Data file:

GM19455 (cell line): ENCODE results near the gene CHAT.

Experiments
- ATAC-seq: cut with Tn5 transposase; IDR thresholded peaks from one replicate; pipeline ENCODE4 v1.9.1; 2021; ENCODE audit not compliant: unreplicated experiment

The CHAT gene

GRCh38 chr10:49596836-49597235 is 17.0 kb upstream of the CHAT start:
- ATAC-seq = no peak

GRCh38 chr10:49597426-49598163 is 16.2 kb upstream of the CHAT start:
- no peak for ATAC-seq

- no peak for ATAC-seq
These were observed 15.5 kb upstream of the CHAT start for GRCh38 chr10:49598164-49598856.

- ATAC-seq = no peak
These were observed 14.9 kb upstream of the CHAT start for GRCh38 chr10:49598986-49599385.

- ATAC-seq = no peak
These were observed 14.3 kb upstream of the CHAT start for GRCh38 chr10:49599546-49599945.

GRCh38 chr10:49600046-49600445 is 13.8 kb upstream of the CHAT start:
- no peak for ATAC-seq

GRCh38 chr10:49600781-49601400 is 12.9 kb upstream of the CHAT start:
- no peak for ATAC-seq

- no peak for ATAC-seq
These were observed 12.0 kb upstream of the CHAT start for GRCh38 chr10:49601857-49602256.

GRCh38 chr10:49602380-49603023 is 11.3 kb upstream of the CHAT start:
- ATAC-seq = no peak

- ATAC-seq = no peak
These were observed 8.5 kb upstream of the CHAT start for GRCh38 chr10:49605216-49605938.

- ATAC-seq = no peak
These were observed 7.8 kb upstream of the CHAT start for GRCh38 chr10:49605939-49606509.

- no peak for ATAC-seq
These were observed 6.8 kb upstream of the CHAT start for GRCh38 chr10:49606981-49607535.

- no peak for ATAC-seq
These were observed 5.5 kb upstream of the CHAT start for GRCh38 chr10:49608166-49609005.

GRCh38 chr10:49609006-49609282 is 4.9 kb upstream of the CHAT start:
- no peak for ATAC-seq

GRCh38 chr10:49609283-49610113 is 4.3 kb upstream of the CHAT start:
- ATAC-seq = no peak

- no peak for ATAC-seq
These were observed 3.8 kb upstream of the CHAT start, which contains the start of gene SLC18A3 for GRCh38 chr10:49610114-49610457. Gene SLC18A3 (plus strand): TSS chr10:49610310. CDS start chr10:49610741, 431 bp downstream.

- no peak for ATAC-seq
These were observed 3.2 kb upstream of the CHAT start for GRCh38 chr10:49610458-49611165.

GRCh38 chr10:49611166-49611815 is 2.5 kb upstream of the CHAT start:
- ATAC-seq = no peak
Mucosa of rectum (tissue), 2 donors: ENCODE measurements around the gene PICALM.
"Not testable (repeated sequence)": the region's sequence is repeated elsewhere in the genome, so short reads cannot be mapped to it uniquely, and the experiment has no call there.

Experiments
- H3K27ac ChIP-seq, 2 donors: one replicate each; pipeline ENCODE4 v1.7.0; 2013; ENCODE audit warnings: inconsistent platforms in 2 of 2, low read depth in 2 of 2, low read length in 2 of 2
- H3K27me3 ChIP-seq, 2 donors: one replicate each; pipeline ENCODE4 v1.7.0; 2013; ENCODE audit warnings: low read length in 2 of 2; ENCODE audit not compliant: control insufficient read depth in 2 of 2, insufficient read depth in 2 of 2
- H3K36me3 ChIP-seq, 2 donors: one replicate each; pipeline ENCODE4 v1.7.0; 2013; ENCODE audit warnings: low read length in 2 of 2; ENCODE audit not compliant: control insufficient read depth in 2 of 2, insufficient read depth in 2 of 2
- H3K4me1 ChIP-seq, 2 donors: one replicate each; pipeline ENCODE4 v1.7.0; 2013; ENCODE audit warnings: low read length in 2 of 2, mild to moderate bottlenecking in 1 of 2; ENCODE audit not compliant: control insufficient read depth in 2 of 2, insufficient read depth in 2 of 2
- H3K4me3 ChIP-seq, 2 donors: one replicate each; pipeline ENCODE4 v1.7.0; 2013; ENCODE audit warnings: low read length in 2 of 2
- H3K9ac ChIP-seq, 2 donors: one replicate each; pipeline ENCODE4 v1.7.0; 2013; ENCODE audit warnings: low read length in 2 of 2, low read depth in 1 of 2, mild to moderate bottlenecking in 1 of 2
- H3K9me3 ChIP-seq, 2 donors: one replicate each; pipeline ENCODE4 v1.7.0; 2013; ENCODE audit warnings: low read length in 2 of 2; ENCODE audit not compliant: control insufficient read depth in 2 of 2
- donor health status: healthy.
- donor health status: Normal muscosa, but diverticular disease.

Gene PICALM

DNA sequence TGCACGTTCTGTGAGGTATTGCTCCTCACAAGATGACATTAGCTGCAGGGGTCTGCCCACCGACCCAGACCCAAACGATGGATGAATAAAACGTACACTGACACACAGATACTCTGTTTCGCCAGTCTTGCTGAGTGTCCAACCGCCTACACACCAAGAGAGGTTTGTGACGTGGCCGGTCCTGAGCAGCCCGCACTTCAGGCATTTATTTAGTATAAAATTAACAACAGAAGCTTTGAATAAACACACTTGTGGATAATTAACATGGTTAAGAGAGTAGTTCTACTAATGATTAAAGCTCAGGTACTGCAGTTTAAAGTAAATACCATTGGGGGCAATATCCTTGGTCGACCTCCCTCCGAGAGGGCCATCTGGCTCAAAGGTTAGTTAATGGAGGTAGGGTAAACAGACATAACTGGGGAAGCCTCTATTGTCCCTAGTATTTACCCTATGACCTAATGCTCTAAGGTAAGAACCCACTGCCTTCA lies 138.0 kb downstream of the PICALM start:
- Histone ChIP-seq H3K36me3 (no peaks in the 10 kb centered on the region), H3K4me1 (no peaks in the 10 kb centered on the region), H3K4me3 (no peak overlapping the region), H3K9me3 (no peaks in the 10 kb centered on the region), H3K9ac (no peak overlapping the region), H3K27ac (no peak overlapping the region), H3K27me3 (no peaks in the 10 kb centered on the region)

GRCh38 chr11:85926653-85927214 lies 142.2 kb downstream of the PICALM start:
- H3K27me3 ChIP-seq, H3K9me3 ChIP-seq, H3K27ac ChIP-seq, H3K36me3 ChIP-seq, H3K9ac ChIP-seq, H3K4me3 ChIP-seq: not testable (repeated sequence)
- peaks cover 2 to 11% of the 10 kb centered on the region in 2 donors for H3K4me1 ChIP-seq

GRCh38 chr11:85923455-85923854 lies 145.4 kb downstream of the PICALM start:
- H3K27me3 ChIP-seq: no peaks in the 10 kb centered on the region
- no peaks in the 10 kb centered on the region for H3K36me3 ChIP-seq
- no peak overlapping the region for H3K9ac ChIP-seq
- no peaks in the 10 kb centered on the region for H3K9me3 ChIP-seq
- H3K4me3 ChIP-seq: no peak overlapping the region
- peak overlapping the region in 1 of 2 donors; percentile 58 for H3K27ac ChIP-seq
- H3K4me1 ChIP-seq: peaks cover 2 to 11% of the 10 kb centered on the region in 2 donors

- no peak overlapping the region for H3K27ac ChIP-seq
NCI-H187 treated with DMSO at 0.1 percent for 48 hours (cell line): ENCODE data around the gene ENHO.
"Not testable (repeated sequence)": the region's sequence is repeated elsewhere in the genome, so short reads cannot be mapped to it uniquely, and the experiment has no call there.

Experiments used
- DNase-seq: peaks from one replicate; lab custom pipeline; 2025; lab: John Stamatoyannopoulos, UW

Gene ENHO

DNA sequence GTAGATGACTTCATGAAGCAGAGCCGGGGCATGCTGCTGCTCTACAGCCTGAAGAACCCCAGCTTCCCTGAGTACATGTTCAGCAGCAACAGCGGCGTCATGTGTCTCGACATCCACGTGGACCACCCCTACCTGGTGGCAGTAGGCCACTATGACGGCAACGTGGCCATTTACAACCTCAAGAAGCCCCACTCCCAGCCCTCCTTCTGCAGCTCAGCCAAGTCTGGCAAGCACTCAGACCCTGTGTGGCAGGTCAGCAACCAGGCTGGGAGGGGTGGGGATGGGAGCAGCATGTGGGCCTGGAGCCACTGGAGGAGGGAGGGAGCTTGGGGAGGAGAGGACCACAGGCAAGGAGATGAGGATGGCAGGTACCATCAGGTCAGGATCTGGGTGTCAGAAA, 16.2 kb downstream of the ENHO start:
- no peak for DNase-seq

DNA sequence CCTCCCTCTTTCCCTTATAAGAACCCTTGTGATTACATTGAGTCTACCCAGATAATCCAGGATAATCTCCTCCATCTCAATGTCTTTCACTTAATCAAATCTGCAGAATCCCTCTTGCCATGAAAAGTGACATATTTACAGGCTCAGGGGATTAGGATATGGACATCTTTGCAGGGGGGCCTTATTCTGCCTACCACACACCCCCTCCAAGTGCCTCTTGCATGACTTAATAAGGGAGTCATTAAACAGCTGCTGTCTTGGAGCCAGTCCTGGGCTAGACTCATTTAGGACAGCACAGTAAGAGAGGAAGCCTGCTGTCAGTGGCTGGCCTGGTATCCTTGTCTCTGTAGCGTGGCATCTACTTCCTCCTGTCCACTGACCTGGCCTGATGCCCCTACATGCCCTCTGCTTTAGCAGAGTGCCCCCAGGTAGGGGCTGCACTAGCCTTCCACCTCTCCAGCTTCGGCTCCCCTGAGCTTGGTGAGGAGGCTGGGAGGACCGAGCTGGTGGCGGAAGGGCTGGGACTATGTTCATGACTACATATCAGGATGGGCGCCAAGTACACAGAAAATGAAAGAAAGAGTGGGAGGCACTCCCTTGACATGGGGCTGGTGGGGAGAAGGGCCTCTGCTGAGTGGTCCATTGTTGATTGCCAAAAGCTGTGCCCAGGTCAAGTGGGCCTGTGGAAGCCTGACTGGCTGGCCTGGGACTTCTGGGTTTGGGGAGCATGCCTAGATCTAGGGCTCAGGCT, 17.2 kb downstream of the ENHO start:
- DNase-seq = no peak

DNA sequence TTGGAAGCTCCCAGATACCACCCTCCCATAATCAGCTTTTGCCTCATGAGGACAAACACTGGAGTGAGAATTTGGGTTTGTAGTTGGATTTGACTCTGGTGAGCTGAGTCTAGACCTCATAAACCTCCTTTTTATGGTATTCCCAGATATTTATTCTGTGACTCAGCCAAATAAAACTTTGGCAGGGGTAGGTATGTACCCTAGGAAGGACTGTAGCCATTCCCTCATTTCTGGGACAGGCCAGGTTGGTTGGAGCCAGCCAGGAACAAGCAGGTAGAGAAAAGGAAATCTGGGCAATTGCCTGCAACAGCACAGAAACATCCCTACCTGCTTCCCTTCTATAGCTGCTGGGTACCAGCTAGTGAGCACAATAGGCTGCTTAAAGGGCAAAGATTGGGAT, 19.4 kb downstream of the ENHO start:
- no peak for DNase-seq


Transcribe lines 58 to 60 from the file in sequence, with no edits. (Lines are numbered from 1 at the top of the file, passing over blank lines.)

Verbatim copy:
- peaks cover 2 to 11% of the 10 kb centered on the region in 2 donors for H3K4me1 ChIP-seq

GRCh38 chr11:85923455-85923854 lies 145.4 kb downstream of the PICALM start:
- H3K27me3 ChIP-seq: no peaks in the 10 kb centered on the region